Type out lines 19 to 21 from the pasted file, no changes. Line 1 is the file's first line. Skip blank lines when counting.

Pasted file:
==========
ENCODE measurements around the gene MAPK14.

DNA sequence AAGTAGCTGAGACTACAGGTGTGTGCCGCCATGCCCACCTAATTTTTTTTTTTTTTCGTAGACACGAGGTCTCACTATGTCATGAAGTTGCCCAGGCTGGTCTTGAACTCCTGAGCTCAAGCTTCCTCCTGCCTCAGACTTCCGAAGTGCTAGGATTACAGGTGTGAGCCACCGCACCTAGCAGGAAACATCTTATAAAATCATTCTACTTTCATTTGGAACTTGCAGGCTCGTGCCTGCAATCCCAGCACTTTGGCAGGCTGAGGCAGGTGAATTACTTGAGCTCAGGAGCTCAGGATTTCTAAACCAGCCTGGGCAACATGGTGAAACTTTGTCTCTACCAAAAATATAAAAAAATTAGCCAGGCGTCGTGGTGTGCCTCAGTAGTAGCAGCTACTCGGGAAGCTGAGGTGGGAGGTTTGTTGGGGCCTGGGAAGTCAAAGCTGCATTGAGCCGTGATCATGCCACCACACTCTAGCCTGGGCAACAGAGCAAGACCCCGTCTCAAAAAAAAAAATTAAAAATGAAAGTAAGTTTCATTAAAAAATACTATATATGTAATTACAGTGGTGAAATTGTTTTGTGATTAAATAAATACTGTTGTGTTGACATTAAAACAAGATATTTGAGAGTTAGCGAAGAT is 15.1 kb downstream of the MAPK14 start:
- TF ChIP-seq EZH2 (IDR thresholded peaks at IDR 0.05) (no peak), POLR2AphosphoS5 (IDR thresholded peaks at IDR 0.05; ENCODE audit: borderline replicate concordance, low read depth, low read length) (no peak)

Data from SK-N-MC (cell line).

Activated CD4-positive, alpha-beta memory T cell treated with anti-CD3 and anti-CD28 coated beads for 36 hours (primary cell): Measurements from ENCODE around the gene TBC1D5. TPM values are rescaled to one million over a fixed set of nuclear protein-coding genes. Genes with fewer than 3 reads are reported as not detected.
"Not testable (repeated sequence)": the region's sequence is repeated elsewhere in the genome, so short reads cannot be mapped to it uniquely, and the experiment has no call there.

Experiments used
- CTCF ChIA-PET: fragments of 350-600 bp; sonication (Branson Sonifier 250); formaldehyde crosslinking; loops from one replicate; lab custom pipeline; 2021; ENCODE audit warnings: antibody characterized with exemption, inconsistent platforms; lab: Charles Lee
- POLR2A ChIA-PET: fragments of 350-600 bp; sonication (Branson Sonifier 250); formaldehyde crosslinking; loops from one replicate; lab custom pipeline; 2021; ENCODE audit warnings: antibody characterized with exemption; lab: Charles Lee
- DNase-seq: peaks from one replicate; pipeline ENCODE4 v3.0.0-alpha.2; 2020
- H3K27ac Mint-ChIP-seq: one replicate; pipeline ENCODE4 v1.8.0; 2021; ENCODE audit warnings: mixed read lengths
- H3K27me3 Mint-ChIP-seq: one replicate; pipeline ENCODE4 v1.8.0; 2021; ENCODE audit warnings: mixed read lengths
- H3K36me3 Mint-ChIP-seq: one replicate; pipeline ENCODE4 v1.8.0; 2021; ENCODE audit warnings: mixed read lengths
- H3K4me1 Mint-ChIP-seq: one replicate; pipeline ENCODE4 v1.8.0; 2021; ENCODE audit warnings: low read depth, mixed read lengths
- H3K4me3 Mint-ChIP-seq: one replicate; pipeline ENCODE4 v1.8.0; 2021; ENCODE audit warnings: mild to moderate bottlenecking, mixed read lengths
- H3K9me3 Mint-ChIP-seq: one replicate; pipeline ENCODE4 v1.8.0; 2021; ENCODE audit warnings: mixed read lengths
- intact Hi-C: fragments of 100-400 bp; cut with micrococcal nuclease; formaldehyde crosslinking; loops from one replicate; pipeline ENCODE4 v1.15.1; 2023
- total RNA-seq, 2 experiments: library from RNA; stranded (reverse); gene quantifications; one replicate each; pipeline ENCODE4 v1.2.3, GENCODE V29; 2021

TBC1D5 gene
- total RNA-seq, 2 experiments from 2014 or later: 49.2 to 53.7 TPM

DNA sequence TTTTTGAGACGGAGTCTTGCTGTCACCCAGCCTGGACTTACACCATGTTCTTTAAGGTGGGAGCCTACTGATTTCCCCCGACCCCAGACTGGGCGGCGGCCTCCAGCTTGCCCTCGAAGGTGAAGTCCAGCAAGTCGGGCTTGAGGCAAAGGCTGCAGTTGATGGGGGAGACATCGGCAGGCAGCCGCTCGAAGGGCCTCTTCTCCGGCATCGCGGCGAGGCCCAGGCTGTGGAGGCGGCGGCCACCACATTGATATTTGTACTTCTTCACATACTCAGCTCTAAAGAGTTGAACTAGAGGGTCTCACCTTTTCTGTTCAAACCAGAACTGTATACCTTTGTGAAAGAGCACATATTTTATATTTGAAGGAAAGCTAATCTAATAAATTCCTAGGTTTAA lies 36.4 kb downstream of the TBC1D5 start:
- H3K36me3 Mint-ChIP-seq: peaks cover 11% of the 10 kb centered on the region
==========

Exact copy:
TBC1D5 gene
- total RNA-seq, 2 experiments from 2014 or later: 49.2 to 53.7 TPM

DNA sequence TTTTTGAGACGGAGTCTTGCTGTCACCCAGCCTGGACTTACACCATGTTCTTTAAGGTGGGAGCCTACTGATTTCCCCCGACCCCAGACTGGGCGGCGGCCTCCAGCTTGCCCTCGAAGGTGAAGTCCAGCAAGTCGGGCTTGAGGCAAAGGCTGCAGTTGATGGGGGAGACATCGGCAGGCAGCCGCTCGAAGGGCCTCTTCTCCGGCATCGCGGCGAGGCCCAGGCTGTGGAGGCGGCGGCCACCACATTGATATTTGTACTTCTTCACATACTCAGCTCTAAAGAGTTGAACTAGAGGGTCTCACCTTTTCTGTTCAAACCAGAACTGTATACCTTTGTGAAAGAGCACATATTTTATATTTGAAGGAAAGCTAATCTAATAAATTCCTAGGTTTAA lies 36.4 kb downstream of the TBC1D5 start: